Those new to shooting may have a lot of questions about firearms maintenance — one of those being how often to change springs in their handguns. It is an important question. And I’m happy that new shooters are thinking about keeping their handguns in tip-top order. There are a lot of misconceptions out there concerning spring failure. Most of the misconceptions center around a need for regular to frequent replacements for reasons that range from excessive use to “metal fatigue” from age.

In reality, few modern firearms need regular spring replacement unless they are heavily used or used with large amounts of +P (increased-pressure) ammunition. Springs that are inadvertently stretched out by a gun’s owner during improper assembly/disassembly techniques will also need to be changed more often. Most modern handguns are built to last — hence the abundance of lifetime warranties. If a handgun fails to function, the reason isn’t usually that the springs have failed. But that doesn’t mean attention shouldn’t be paid to them as part of a maintenance routine.

Spring Types

I don’t claim to be a metallurgy expert or even a spring expert, but I can give you advice based on many years of regular shooting experience with a wide variety of handguns.

Handguns use two basic types of operating springs: coil and leaf. Most handguns rely on coil springs for operation, particularly the mainsprings. Mainsprings power hammer operation for both semi-automatic pistols and revolvers.

Colt uses flat mainsprings (also known as hammer springs) in most revolvers. This gives Colt revolvers the legendary trigger feel that is distinctly different than handguns powered by coil mainsprings.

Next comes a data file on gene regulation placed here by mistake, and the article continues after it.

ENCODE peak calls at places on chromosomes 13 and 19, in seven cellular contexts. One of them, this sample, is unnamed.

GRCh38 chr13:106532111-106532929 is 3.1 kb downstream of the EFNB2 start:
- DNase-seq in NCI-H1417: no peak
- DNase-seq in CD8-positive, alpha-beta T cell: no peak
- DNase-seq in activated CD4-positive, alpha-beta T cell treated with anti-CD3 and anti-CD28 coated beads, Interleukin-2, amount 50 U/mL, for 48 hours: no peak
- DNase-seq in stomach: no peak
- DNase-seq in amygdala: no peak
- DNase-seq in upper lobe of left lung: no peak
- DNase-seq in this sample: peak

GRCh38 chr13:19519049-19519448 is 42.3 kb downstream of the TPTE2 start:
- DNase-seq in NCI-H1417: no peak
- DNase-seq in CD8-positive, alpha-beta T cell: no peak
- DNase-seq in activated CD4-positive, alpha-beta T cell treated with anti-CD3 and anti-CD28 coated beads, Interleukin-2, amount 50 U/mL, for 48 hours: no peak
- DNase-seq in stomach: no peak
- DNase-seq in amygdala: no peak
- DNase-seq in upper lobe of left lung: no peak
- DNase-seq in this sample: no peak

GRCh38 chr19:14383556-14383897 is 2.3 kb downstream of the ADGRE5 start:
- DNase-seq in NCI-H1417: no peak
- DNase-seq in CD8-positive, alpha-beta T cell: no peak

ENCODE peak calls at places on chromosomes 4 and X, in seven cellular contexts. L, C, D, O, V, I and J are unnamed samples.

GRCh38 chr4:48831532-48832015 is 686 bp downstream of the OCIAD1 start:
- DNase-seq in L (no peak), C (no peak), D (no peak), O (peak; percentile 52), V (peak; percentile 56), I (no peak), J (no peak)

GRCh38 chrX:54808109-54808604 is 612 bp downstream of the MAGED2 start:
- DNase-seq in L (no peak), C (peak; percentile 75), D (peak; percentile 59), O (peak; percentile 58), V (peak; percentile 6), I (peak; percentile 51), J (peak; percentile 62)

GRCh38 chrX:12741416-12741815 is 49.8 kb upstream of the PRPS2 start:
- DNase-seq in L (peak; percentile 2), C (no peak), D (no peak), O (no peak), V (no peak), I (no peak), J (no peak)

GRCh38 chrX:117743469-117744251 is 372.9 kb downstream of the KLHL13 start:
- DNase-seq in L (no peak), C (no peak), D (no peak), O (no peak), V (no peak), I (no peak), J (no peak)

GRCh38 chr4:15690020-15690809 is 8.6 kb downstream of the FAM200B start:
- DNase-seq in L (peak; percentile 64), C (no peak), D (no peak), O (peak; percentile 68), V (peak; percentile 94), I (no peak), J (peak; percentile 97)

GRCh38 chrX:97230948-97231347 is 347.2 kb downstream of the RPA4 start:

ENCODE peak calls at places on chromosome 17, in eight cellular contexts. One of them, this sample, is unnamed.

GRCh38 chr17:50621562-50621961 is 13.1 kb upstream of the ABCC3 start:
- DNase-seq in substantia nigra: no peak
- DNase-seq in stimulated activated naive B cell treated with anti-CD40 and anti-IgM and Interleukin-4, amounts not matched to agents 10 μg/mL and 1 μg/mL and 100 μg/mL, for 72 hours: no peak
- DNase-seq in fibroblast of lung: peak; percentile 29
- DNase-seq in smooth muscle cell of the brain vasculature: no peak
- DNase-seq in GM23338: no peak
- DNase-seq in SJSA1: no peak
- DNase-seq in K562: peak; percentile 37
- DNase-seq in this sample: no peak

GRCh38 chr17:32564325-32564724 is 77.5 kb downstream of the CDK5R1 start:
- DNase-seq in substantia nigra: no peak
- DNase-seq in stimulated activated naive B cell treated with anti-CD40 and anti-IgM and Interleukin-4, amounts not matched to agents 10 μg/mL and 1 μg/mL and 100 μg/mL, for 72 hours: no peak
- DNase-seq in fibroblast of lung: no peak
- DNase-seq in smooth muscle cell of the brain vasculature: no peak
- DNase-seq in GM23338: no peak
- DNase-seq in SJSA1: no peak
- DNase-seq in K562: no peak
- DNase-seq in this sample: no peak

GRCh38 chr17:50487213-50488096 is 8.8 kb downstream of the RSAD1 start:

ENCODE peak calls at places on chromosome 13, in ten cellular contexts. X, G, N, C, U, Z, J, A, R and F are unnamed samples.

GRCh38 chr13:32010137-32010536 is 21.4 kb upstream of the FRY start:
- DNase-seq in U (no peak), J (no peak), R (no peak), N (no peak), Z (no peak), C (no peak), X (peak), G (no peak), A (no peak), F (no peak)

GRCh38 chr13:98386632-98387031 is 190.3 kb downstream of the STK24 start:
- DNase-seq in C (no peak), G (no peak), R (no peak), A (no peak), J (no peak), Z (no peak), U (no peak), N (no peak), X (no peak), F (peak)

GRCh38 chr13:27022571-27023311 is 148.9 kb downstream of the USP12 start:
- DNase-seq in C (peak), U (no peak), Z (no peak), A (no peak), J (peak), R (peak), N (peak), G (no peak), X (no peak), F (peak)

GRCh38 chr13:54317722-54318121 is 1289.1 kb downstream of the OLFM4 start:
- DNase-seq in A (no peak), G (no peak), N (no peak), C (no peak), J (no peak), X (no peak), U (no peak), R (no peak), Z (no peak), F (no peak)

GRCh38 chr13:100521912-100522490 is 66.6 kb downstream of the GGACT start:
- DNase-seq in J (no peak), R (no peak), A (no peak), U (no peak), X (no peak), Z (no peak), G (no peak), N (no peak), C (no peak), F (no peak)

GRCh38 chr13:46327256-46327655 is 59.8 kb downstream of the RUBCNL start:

The mainspring isn’t the only spring type used in handguns. The other major handgun springs are recoil springs, magazine springs, firing pin springs, striker springs and trigger springs.

Magazine Springs

The semi-automatic pistol magazine is the heart of the operating system. There are a number of things that can go wrong with a magazine to turn a pistol into a paperweight. It’s usually not the magazine spring though. This is the spring under the magazine follower that pushes rounds into position to feed into the chamber.

Despite what some may say, leaving a magazine loaded will not lead to spring fatigue. Many pistols can be kept loaded for years with no ill effect. (You should, however, rotate out the ammo.) Most magazine failures I’ve seen were Glock magazines used for many thousands of rounds in our police academy Glock 19s. The plastic followers would erode and chip, failing to hold open on the last shot or causing occasional failures to feed. Once those followers were replaced, everything was back to normal.

My advice regarding magazines and their springs is simple:

  • Stick to factory-approved magazines.
  • Inspect magazines on a regular basis (especially the plastic followers).
  • Make sure no dirt has found its way inside.
  • Discard rusty magazines.
  • Replace springs as you feel the need based on your own comfort level.